Occupation: Police Detective 2nd Grade
Place of Employment: 23rd Precinct
Episode Premiere: “Awakening Part One”
Voiced By: Salli Richardson
Where do I start when it comes to describing Elisa Maza? I suppose the best place to begin is before the story’s actual beginning. You see dear readers, Elisa was originally designed to be Hispanic up until her voice actor was found and her character was redesigned to match her own distinct ethnicity of being half African-American and half Native American. Prior even to that, Elisa was originally conceived to be the reincarnation to Princess Katherine but that idea flew out the window so fast it’s a wonder that the sound barrier didn’t break completely as a result.
Elisa’s relationship with the Manhattan Clan had started out rather… uniquely to put it mildly. Investigating the cause of the rubble that had fallen from the castle as a result of a staged attack on the Manhattan Clan by Xanatos, Elisa inadvertently becomes a part of their lives by way of falling for Goliath.
And I mean that in the most literal sense of the phrase as his appearance, which had followed that of the gargoyle-beast Bronx, had forced Elisa back against and over the edge of the castle. She would have fallen to her death had Goliath not dove after her and caught her. Following this, Elisa ends up inspiring the Manhattan Clan in many ways, firstly in giving them the gumption to break typical gargoyle tradition and give themselves names.
In the eyes of the gargoyles, Elisa is a part of the clan though some are closer friends with her than others like Broadway who had adapted a strong sense of justice and low tolerance for weapons, particularly guns, because of an accident that had occurred between him and Elisa in the episode “Deadly Force.” Following another trip to a late-night western film, Broadway had dropped by for a visit to Elisa in her apartment and while she was busy cooking up dinner for the both of them, he caught sight of her gun and proceeded to play with it.
Despite being grievously injured to the point of nearly dying, Elisa holds no animosity towards Broadway and actually blamed herself for the whole thing, saying that she was at fault because of how she had left her weapon out in the open like she had. This episode was the true game-changer for me when I was younger. I mean, yes, there was actual blood in the opening sequence of events in the very first episode but it paled in comparison to the entirety of this episode.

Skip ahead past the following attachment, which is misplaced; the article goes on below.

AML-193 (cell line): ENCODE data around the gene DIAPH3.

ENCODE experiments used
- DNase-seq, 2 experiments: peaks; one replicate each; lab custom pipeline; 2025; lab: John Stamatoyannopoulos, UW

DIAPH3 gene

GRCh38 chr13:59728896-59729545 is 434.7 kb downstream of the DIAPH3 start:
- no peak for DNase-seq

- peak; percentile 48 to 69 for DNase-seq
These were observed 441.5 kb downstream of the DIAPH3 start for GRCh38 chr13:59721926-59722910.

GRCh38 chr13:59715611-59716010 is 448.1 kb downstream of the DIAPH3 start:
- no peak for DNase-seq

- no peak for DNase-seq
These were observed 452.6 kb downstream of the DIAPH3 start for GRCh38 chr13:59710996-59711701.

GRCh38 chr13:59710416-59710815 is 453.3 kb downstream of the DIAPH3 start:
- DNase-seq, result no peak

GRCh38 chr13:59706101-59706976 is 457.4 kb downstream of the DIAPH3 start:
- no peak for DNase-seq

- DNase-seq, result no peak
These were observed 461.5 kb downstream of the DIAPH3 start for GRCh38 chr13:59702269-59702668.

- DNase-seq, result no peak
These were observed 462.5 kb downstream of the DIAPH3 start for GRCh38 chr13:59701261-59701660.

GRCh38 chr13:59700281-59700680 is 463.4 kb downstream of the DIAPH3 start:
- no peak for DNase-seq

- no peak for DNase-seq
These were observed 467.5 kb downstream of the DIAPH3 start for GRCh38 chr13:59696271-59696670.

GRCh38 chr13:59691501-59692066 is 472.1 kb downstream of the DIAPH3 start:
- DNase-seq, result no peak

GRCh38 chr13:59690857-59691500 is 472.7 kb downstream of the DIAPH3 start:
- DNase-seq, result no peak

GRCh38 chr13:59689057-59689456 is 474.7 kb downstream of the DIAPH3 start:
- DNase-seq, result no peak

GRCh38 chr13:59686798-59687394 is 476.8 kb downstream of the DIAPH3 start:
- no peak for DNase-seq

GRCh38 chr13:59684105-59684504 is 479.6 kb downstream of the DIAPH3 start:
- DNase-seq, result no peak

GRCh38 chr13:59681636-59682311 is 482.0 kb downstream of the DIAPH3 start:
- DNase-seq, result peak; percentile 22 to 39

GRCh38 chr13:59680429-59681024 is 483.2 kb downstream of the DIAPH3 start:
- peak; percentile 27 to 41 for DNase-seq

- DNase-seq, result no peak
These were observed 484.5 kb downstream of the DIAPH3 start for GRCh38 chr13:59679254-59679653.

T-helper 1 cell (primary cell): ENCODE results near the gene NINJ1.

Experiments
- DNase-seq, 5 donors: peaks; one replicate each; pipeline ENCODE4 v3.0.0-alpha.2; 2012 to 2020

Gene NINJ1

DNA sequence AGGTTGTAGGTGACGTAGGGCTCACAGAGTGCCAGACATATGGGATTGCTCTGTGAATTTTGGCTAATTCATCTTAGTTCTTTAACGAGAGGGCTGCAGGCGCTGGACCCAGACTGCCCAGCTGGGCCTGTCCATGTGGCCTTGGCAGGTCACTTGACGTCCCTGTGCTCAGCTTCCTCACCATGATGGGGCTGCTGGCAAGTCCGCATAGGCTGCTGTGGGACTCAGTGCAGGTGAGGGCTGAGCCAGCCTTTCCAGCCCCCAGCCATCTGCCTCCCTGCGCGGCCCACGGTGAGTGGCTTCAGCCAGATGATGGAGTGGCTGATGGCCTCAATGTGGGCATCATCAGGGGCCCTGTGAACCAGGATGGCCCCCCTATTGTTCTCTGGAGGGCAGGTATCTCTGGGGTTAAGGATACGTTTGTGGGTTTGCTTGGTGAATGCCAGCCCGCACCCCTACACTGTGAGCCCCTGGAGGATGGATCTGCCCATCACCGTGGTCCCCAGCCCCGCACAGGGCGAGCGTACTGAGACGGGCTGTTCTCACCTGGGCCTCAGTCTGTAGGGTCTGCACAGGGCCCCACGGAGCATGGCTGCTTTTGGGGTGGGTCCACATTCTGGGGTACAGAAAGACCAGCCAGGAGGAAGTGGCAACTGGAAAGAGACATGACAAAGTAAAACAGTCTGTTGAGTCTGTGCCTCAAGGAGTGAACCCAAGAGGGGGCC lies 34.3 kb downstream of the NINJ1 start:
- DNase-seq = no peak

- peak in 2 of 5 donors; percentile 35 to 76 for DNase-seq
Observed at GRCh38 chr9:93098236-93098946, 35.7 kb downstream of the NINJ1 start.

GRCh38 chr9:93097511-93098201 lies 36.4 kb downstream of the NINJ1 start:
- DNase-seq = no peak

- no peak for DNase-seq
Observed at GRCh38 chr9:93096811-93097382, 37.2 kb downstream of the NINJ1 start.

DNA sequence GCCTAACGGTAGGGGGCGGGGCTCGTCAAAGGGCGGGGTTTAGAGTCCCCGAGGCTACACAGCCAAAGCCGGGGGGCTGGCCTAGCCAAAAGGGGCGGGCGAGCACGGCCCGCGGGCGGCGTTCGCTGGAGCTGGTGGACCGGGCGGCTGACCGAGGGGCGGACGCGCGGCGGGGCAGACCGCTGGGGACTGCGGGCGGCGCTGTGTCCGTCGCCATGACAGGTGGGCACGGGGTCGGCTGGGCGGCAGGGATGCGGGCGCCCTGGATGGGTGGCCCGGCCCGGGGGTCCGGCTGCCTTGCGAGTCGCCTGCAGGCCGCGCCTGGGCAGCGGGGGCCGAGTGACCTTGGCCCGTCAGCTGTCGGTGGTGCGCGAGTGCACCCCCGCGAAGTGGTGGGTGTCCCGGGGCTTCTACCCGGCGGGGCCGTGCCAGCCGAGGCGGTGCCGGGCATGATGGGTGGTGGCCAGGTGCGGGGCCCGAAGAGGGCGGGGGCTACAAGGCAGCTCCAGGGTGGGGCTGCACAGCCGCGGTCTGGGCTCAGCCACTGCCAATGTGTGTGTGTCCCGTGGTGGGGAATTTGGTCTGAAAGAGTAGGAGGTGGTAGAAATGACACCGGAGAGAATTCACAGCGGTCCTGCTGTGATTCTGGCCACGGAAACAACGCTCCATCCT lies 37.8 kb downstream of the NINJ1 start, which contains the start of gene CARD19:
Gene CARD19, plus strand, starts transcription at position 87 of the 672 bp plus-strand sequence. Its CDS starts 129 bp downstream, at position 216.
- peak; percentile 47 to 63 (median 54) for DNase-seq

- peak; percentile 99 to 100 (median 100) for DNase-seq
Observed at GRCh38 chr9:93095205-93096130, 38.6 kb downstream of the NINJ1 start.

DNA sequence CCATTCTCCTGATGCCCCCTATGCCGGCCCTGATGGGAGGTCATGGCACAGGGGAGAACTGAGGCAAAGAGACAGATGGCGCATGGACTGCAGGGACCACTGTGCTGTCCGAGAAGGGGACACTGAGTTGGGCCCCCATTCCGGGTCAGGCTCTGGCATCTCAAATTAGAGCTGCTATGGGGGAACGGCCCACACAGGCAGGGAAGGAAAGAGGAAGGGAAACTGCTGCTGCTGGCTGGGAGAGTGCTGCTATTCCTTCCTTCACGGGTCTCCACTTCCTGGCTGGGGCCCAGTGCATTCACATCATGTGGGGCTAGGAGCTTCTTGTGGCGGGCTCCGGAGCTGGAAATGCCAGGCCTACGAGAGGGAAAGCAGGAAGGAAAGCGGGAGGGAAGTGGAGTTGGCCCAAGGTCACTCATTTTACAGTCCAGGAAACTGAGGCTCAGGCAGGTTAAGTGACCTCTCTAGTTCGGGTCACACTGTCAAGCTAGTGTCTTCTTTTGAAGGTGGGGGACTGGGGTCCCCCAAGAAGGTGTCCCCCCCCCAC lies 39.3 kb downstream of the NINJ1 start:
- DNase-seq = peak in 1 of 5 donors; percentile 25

We see Elisa sprawled on the ground with a pool of her own blood beneath her, we see the literal blood on Broadway’s claws after he drops her off at the hospital… Heck, we even see a startling accurate portrayal of a hospital emergency room and how it treats gunshot victims and when said victim suddenly has no pulse.
It was frightening and yet so damned exciting to see as a kid. Because even then, I knew that despite being a series of animated events, this was as real as life could get. For a long time before and a long time since, I’ve yet to see a work that was geared towards children, animated or otherwise, to go this far, to push the envelope of dramatic realism and downplaying to an audience “too young to comprehend.”
Yet, of all the episodes in the series, my favorite one of the bunch, and one that again heavily features Elisa Maza in its main plot, is the aptly named “The Mirror” wherein Demona manages to get ahold of Titania’s Mirror and, through it, one of the most powerful and willy fae in existence: Puck.
Though she initially demands that he remove her inherent gargoyle weakness of turning to stone in the day before changing her mind to ridding the world of humanity, Puck distracts her from this desire by showing her what her heart really wants and, inadvertently, one of the major obstacles to it.
Elisa being surprisingly affectionate with Goliath though, admittedly, this might have been a ploy by Puck. Either way, it worked in that she demanded of him that he rids the world of that human Elisa, to which the fae does exactly as she asked. The human Elisa Maza was no more.
The gargoyle Elisa Maza on the other claw…
What made this whole affair so amusing to watch, aside from the hilarity that was Goliath trying not to stick his foot into his mouth, was how more open Elisa was with how she felt towards Goliath thanks to the spell altering her memories into thinking that she had always been a gargoyle while the rest of the Manhattan Clan had been human up until that point.
It was nice to watch up until the end when the spell was reversed and Goliath and Elisa became all too aware of their, and the other’s, feelings. Then began the usual song and dance that is forever the tale of “beauty and the beast” insomuch that the two obviously, and at times quite blatantly, want to be together but don’t because of stupid societal stigmas and self-made doubts.
Of course, between the two of them, it was Elisa who proved to be the most stubborn when it came to admitting For all her strengths, Elisa is not entirely without her faults as proven firstly in the aforementioned “Deadly Force,” she is human and can make the same mistakes as any person would. However, her greatest fault can be her own selfishness when it comes to the Manhattan Clan as she refuses to admit/share the knowledge of their existence with anyone, even those whom she knows in her heart of hearts would never betray her trust.
Because of this, and so much more, Elisa Maza is one of the best police detectives in fiction, animated or otherwise. It is a crime in and of itself that hers is not a recognized name among the masses and I hope with all of my heart that Gargoyles will see a new return in the future, if only so that a new generation can be introduced to one of the best heroines, and star-crossed lovers, in the history of fiction.